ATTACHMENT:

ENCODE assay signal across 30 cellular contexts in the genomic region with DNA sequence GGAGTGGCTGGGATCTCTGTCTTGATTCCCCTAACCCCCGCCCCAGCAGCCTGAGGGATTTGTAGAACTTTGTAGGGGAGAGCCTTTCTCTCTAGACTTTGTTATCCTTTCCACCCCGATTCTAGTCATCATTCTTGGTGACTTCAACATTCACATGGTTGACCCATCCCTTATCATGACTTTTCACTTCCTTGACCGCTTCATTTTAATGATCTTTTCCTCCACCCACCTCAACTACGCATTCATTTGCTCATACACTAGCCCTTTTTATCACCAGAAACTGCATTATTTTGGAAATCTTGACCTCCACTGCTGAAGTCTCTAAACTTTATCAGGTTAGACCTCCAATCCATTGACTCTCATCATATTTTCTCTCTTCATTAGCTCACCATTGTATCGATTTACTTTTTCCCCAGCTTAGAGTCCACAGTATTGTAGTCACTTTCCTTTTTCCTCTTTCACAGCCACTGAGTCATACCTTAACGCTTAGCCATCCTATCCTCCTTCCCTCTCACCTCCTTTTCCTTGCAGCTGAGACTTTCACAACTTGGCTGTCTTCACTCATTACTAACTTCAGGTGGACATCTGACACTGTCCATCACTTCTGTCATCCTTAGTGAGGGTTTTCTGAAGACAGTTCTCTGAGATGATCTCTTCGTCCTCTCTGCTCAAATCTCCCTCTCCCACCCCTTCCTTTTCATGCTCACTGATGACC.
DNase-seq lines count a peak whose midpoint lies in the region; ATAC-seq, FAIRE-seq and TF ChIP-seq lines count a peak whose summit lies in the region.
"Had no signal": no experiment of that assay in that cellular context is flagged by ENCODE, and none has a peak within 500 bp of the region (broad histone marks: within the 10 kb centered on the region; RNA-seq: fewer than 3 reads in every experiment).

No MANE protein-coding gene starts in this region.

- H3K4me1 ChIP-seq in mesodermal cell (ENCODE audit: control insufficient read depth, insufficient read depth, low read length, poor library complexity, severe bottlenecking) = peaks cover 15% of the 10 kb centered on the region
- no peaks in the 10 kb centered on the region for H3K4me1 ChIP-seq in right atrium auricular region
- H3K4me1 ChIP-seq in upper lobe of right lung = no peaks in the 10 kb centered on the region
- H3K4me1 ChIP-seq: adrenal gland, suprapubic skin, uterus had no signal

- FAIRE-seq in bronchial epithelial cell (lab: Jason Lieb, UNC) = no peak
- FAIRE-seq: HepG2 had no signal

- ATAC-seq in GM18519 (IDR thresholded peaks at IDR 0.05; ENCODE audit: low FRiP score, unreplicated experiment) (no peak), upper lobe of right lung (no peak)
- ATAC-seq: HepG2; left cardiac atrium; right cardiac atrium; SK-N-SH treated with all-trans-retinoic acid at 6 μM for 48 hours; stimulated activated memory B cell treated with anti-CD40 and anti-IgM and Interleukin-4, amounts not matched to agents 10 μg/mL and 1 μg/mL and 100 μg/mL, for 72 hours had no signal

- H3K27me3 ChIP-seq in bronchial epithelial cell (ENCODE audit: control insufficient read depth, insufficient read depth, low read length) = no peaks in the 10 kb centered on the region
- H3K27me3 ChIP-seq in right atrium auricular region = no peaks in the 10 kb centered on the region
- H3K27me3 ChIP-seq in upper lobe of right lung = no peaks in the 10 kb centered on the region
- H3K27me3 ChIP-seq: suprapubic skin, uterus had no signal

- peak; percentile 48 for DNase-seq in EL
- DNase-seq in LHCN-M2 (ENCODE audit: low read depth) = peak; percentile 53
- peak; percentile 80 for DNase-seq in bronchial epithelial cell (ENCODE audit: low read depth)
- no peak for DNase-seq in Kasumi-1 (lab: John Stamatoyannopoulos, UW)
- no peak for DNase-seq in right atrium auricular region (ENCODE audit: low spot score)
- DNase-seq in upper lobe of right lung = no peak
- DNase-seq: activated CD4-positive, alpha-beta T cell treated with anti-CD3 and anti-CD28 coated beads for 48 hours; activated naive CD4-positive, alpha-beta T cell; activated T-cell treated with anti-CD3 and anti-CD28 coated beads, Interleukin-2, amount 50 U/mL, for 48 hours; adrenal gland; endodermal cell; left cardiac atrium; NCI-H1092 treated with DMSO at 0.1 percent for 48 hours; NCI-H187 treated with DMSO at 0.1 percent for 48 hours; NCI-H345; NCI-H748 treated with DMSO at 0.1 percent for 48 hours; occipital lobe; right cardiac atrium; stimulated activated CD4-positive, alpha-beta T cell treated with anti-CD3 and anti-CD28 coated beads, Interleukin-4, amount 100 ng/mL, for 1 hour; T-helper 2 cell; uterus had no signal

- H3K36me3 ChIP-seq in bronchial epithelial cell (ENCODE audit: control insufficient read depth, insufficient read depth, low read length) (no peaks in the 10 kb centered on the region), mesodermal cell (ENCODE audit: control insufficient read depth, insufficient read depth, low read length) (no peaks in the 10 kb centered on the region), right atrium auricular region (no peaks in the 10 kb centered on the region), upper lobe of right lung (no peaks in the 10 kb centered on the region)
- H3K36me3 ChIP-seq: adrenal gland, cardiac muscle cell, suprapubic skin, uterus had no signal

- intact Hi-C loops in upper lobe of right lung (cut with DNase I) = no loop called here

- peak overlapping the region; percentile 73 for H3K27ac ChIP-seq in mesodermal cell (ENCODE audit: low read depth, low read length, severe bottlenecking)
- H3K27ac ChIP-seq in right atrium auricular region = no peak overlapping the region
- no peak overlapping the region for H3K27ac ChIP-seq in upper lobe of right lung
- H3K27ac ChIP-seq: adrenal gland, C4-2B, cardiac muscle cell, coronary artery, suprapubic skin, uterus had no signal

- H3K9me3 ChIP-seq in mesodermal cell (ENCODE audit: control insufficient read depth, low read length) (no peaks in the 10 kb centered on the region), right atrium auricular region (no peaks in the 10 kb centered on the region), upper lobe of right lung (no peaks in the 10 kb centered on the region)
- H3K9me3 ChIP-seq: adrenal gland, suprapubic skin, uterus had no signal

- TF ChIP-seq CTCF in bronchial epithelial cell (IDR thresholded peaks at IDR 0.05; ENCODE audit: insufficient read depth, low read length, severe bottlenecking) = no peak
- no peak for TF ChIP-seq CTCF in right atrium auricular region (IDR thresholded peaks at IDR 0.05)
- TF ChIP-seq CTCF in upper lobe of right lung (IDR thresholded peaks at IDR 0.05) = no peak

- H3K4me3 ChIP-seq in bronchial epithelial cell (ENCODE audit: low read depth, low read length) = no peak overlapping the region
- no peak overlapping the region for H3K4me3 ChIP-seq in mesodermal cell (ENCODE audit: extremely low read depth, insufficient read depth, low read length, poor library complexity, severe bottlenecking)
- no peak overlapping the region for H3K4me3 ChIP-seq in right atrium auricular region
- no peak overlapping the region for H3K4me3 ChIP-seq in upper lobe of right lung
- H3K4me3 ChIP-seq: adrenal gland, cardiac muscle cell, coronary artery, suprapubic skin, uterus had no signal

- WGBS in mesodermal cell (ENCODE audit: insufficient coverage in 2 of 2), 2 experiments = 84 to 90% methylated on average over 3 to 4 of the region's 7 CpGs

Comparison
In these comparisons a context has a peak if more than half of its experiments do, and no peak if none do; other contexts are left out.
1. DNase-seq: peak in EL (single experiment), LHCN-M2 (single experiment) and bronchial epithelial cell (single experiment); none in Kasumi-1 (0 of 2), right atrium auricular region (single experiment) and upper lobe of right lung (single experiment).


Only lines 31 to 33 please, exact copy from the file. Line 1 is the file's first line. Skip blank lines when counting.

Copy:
- H3K9me3 ChIP-seq in mesodermal cell (ENCODE audit: control insufficient read depth, low read length) (no peaks in the 10 kb centered on the region), right atrium auricular region (no peaks in the 10 kb centered on the region), upper lobe of right lung (no peaks in the 10 kb centered on the region)
- H3K9me3 ChIP-seq: adrenal gland, suprapubic skin, uterus had no signal

- TF ChIP-seq CTCF in bronchial epithelial cell (IDR thresholded peaks at IDR 0.05; ENCODE audit: insufficient read depth, low read length, severe bottlenecking) = no peak